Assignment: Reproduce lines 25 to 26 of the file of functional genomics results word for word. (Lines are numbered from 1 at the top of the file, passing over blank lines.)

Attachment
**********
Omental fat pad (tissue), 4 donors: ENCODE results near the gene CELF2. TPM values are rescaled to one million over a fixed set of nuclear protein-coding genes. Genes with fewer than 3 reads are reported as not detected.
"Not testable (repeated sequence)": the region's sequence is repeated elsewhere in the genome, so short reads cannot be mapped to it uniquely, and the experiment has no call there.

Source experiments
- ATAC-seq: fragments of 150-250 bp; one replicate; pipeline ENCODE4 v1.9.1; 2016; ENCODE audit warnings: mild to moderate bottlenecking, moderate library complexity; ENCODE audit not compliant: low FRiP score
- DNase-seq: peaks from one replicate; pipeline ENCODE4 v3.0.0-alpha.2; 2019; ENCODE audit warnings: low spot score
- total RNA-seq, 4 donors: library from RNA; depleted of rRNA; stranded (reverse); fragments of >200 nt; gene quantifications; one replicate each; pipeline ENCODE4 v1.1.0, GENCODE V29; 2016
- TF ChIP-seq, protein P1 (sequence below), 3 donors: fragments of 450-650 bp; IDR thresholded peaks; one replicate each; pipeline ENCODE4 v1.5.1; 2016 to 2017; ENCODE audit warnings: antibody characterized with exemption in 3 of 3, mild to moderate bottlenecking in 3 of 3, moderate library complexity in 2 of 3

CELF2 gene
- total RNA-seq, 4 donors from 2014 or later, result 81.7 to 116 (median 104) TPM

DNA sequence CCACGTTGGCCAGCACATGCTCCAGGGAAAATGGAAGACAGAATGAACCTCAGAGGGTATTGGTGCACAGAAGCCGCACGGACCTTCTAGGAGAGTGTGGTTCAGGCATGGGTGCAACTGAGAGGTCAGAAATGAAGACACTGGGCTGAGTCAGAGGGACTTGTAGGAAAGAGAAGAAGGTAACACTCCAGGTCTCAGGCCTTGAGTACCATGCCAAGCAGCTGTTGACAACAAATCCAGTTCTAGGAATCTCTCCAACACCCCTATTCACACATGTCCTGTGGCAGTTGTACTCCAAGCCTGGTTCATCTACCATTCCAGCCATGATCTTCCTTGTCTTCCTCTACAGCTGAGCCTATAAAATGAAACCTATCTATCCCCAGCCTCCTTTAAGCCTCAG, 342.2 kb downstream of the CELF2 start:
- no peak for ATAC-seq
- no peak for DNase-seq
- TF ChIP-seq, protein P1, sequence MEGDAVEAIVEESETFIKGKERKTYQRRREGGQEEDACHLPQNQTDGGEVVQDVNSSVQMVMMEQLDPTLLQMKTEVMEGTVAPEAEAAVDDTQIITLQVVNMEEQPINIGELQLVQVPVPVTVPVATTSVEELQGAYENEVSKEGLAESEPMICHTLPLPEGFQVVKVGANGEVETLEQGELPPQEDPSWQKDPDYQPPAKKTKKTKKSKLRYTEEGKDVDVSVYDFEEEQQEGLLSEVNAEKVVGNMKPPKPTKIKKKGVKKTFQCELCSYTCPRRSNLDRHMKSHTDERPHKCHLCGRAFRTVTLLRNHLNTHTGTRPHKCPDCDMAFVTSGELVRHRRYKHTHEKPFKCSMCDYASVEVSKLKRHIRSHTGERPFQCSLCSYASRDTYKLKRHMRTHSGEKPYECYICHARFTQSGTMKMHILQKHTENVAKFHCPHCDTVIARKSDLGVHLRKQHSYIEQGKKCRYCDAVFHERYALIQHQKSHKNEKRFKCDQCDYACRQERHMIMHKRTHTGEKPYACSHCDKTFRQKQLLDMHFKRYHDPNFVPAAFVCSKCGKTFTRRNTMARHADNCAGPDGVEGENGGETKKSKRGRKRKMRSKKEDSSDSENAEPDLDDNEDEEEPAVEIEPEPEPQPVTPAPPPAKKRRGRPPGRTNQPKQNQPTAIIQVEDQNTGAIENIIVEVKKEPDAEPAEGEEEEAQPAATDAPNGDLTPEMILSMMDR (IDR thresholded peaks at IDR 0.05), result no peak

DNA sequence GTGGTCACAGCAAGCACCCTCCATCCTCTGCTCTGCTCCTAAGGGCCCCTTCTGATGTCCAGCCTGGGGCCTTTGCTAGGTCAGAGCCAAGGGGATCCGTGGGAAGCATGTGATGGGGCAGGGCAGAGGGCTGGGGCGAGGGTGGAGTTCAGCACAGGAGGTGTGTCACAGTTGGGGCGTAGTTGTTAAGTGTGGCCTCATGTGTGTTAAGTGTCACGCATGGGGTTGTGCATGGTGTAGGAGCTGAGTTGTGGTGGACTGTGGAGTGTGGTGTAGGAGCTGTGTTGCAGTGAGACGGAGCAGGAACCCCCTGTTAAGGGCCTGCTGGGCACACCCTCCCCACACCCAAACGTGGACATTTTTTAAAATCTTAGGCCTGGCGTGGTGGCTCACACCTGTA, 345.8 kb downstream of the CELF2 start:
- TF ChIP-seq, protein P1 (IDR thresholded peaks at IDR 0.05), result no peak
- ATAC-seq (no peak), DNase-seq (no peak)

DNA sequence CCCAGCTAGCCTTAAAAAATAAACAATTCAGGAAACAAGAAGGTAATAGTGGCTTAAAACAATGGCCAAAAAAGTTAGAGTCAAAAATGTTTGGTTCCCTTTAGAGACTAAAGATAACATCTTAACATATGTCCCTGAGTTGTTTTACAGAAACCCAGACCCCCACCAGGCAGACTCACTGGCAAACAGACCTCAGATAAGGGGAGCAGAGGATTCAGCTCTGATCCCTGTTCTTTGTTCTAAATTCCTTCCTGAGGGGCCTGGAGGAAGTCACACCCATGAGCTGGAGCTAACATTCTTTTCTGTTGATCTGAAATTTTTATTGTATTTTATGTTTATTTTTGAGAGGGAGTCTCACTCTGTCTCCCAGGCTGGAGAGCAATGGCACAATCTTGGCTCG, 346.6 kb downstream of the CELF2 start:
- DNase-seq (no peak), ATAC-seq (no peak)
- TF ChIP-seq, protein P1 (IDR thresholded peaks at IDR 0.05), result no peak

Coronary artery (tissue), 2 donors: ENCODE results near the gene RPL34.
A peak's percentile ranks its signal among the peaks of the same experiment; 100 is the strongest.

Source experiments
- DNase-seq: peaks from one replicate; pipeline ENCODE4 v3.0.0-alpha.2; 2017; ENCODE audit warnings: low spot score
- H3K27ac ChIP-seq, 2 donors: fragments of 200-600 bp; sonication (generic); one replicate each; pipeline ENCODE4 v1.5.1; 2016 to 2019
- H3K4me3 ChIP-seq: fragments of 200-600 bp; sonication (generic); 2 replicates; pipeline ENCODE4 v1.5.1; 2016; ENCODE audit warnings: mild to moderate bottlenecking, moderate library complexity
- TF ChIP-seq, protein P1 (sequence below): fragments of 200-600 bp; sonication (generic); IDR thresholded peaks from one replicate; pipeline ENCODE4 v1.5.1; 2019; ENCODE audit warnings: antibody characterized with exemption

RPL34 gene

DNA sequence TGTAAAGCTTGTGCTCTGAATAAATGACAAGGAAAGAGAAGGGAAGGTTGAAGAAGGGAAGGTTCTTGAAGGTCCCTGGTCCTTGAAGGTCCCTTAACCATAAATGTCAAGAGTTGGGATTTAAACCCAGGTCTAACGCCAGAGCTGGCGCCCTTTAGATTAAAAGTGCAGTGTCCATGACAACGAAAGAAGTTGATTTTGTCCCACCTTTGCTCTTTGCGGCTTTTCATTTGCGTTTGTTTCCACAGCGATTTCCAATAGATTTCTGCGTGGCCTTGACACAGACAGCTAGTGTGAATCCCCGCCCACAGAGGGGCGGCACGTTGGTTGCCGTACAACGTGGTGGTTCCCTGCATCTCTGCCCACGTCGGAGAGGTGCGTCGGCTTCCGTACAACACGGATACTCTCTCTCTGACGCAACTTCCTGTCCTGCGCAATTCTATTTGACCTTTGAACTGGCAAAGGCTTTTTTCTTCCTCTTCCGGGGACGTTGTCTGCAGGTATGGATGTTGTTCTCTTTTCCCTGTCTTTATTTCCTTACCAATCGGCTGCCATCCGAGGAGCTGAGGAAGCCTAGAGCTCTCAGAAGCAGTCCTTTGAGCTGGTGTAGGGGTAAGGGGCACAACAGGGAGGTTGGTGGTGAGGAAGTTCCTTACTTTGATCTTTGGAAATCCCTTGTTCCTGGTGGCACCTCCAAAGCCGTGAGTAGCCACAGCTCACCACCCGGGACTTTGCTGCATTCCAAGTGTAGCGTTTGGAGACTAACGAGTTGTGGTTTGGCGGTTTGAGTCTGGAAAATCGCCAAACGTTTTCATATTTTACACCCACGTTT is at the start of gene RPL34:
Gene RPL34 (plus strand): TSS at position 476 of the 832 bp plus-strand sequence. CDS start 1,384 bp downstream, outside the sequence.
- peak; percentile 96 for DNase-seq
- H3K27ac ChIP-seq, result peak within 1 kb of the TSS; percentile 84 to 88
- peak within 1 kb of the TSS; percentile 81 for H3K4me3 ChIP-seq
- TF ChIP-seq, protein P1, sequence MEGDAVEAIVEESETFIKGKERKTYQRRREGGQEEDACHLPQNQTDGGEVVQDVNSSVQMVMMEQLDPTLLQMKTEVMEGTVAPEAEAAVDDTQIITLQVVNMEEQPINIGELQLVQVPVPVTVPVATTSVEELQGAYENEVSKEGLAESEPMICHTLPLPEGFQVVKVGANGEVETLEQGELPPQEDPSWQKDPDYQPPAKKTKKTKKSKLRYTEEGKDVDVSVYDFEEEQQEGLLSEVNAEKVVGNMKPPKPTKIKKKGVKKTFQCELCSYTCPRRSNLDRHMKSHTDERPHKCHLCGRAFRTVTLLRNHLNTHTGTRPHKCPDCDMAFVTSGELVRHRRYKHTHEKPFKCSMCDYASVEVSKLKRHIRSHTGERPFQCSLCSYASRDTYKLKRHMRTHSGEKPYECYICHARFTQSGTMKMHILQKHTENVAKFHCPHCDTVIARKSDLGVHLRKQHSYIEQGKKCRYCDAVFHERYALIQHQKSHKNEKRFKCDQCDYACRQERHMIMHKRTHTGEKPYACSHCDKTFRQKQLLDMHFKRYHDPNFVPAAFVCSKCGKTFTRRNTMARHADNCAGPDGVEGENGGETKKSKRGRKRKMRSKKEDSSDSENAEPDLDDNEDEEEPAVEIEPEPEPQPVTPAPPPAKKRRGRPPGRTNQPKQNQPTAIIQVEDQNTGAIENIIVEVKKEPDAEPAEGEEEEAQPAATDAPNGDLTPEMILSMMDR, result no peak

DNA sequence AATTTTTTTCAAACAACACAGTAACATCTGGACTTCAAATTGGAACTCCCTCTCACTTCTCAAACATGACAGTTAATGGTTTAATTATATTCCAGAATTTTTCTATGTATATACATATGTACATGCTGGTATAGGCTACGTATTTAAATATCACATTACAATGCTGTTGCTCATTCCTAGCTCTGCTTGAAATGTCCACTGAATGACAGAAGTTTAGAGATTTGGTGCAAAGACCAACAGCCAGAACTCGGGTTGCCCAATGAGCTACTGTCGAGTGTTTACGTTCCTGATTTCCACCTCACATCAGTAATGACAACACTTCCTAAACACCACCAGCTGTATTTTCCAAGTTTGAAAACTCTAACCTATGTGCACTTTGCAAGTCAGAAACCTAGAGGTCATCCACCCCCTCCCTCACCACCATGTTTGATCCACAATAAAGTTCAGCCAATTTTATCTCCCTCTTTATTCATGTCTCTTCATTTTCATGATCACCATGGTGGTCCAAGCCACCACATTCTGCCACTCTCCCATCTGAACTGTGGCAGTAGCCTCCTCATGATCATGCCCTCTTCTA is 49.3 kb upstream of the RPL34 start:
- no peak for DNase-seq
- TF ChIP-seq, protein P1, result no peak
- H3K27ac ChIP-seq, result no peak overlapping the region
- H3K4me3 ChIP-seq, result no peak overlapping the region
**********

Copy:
- H3K4me3 ChIP-seq: fragments of 200-600 bp; sonication (generic); 2 replicates; pipeline ENCODE4 v1.5.1; 2016; ENCODE audit warnings: mild to moderate bottlenecking, moderate library complexity
- TF ChIP-seq, protein P1 (sequence below): fragments of 200-600 bp; sonication (generic); IDR thresholded peaks from one replicate; pipeline ENCODE4 v1.5.1; 2019; ENCODE audit warnings: antibody characterized with exemption